This is especially challenging for childcare businesses that have specific space requirements to meet provincial regulations and standards of practice, the District said.

This research and ongoing employment space modelling will serve as an input in policy and development decisions, according to the District.

Vicki's story

Vicki Marlatt recently retired after working in daycares and preschools for 27 years.

She worked with infants and toddlers and ages three to five.  

Asked why there is such a shortage of infant and toddler spaces, she said that type of care is expensive because the ratio is one to four staff.

Care for three to five-year-olds is one to eight staff.  

"There are not a lot of spots for infants and toddlers because you need a three to five daycare to offset the cost," she said.

Marlatt said facilities lose their staff because the wages paid to early educators are too low to survive in Squamish.  

She also noted the cost of the extensive education needed to work in a childcare centre and the unpaid practicums required as other barriers.

Lisa's story

Before she left the profession, Lisa Turpin spent decades as a proud and dedicated early childhood educator, shepherding more than 400 kids through their early years.

She still calls those she cared for "her kids."

She echoes much of what other parents and other caregivers told the Chief, but she also points to a fundamental societal shift that is needed before the childcare issue can be resolved and that is that those who care for our next generations need to be valued for the work they do.

"I honestly believe we are in the crunch we are in because we haven't supported our early childhood educators enough," she said. "The early childhood educators are being considered babysitters and they are nothing — nothing."

She notes that babysitters hired for a Saturday night while the kids sleep and dog walkers often earn more than those spending the lion's share of a day educating young children.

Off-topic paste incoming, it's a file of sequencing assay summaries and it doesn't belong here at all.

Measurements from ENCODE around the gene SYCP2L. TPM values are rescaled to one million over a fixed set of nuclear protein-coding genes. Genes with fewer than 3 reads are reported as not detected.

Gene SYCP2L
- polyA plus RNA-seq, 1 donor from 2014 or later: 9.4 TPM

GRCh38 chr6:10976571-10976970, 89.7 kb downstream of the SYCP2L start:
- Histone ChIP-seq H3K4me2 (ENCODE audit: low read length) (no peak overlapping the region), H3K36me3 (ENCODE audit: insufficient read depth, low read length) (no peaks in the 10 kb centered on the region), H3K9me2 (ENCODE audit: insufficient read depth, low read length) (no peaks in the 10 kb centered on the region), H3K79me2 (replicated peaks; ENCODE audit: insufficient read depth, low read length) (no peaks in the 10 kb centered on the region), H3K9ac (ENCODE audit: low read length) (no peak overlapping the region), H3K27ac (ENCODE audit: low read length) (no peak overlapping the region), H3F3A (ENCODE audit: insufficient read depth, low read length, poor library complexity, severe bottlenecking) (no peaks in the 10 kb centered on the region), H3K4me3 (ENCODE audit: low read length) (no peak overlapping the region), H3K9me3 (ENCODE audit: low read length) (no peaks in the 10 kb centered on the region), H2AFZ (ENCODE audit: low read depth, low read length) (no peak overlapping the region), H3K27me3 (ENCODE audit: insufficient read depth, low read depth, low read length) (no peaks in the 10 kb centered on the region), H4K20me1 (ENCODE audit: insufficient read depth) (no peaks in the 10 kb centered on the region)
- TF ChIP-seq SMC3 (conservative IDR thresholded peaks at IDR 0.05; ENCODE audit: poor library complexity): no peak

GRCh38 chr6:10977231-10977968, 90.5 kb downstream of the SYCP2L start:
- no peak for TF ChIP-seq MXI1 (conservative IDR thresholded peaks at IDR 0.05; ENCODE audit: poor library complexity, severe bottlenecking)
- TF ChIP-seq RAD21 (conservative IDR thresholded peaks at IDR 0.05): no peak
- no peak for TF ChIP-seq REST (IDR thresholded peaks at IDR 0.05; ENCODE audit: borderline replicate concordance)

She believes childcare needs to be wrapped in with the school system.

She also noted that larger employers could also be stepping up to provide care for their employees' kids on-site.

"It would save the employers money if the government gave the money into the business in a tax credit," she said.

"There are creative ways that ensuring our amazing little humans get looked after," she said.

 What are the stats?

The District of Squamish tracks the community childcare access rate on an annual basis.

As of September 2020, the overall access rate was 21%, or 21 spaces per 100 children aged 0 to 12.

The rate is calculated based on the number of licensed spaces and Squamish's annual population estimates by age.

There were 823 licensed spaces for a population of 4,311 children, up from 789 in 2018, an increase of 34 spaces.

"This figure is still below the additional 72 spaces per year required to improve the access rate to 30%, our identified target based on projected continued growth in the child population over the next 10 years," said Mayor Karen Elliott, in an email to The Chief.

"We know this reality is causing a lot of stress for families and disproportionately impacting women who want to return to the workforce. The District is working closely with its community partners to address this multifaceted issue."

What is the District doing about this?

"Childcare challenges are multifaceted and addressing the gap will require sustained investment by the provincial and federal governments to create spaces, train more educators, and to create a living wage for early childcare educators (ECEs)," said Mayor Karen Elliott.